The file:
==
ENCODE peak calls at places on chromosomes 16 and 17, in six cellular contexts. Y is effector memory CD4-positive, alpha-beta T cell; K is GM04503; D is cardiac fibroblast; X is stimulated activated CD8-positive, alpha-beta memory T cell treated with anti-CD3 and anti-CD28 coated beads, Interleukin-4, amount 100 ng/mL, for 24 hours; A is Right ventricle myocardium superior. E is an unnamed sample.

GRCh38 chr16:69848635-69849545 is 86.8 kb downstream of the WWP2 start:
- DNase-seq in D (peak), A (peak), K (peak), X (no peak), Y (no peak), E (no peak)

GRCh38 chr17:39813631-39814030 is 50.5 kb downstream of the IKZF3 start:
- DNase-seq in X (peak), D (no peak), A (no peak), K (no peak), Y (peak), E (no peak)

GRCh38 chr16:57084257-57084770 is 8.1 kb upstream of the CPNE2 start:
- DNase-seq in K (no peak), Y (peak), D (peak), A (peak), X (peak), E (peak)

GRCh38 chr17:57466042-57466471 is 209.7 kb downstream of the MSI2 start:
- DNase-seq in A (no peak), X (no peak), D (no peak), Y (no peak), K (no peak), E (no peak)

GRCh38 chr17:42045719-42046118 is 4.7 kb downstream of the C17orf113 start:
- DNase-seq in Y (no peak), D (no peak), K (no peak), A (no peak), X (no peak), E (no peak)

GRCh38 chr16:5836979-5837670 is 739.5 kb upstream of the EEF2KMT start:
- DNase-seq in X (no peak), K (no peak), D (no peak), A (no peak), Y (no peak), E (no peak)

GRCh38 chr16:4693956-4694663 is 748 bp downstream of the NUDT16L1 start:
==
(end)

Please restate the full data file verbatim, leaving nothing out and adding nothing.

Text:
ENCODE peak calls at places on chromosomes 16 and 17, in six cellular contexts. Y is effector memory CD4-positive, alpha-beta T cell; K is GM04503; D is cardiac fibroblast; X is stimulated activated CD8-positive, alpha-beta memory T cell treated with anti-CD3 and anti-CD28 coated beads, Interleukin-4, amount 100 ng/mL, for 24 hours; A is Right ventricle myocardium superior. E is an unnamed sample.

GRCh38 chr16:69848635-69849545 is 86.8 kb downstream of the WWP2 start:
- DNase-seq in D (peak), A (peak), K (peak), X (no peak), Y (no peak), E (no peak)

GRCh38 chr17:39813631-39814030 is 50.5 kb downstream of the IKZF3 start:
- DNase-seq in X (peak), D (no peak), A (no peak), K (no peak), Y (peak), E (no peak)

GRCh38 chr16:57084257-57084770 is 8.1 kb upstream of the CPNE2 start:
- DNase-seq in K (no peak), Y (peak), D (peak), A (peak), X (peak), E (peak)

GRCh38 chr17:57466042-57466471 is 209.7 kb downstream of the MSI2 start:
- DNase-seq in A (no peak), X (no peak), D (no peak), Y (no peak), K (no peak), E (no peak)

GRCh38 chr17:42045719-42046118 is 4.7 kb downstream of the C17orf113 start:
- DNase-seq in Y (no peak), D (no peak), K (no peak), A (no peak), X (no peak), E (no peak)

GRCh38 chr16:5836979-5837670 is 739.5 kb upstream of the EEF2KMT start:
- DNase-seq in X (no peak), K (no peak), D (no peak), A (no peak), Y (no peak), E (no peak)

GRCh38 chr16:4693956-4694663 is 748 bp downstream of the NUDT16L1 start: